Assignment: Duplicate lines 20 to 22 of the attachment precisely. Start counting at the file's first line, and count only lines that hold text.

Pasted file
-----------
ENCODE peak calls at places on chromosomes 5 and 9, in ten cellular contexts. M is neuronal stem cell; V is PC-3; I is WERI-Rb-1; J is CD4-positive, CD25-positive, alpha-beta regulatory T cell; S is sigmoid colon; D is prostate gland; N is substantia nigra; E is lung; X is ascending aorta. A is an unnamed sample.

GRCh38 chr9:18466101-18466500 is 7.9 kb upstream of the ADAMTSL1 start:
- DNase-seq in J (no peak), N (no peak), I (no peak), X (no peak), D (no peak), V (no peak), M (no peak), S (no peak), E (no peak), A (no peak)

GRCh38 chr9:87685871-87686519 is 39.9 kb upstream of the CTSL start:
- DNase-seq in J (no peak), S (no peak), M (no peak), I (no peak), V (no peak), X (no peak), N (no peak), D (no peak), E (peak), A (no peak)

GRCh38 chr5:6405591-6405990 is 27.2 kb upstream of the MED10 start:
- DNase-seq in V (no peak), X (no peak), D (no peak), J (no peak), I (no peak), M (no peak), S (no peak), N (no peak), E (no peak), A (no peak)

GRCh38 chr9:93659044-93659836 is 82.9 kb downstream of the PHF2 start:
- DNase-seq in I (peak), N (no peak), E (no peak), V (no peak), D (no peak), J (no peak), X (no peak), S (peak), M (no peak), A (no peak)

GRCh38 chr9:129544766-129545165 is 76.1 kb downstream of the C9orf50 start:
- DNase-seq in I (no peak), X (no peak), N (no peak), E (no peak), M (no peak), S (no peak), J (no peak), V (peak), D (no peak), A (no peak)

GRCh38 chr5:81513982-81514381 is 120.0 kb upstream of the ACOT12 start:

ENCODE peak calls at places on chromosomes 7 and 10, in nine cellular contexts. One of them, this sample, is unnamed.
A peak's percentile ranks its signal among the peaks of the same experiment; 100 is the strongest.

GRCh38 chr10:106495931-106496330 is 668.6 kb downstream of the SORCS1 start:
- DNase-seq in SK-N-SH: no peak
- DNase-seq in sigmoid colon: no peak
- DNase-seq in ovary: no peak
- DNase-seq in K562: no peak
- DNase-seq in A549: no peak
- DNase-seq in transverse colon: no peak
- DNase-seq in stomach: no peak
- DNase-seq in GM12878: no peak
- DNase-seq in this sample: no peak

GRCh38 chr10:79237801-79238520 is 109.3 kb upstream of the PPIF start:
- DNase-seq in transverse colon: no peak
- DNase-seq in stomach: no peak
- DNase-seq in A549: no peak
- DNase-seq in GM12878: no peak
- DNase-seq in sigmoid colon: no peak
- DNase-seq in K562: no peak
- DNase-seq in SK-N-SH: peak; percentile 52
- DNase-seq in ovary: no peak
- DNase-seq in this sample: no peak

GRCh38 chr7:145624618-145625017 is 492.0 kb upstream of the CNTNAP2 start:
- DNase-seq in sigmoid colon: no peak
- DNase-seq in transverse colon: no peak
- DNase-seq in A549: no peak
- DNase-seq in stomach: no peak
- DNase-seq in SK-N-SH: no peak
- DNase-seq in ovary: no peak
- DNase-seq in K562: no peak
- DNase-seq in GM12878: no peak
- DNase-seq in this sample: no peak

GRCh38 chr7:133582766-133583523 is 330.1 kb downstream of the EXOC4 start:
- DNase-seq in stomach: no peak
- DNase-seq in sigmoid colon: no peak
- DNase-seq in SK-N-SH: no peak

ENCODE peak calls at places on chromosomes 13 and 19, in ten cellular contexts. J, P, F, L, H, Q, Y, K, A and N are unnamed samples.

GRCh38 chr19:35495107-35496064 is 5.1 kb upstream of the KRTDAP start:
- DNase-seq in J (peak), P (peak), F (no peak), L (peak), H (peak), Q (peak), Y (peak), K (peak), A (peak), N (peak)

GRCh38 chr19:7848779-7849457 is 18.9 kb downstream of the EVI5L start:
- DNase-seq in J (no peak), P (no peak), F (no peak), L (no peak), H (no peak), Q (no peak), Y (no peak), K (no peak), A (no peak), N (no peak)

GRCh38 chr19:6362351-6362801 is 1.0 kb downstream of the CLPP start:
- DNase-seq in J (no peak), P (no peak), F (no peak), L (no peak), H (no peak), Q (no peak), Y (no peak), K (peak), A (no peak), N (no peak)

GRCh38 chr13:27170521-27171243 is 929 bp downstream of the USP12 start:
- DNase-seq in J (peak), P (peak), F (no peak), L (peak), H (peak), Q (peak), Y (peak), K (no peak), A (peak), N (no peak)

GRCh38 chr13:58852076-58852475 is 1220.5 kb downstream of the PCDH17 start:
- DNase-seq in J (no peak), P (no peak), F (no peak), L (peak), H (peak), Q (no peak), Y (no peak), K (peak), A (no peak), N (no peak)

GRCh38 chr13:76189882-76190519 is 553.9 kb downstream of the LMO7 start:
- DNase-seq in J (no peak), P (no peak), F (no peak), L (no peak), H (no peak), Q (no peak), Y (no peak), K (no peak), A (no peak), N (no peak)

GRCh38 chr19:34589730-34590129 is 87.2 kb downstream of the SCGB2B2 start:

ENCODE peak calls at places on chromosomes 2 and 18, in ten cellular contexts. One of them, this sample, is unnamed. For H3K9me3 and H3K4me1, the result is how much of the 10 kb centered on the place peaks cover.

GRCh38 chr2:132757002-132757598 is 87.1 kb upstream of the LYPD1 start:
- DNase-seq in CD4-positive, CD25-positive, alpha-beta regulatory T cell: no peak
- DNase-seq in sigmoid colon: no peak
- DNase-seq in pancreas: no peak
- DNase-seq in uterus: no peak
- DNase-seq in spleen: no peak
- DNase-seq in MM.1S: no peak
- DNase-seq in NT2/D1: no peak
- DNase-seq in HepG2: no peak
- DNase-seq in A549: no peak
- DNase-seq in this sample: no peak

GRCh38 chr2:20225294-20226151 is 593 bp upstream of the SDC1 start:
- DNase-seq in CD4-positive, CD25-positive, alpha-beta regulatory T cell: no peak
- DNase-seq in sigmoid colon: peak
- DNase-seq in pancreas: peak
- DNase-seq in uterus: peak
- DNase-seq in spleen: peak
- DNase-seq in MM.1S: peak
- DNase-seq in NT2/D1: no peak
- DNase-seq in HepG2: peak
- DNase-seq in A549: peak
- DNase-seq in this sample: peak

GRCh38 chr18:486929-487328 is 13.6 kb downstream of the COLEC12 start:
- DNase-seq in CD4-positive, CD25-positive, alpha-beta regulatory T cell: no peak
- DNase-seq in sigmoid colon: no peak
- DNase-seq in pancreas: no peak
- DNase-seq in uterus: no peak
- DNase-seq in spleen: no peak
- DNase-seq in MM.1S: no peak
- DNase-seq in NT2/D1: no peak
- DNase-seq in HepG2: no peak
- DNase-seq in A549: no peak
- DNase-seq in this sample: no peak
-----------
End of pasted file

- DNase-seq in A549: no peak
- DNase-seq in transverse colon: no peak
- DNase-seq in stomach: no peak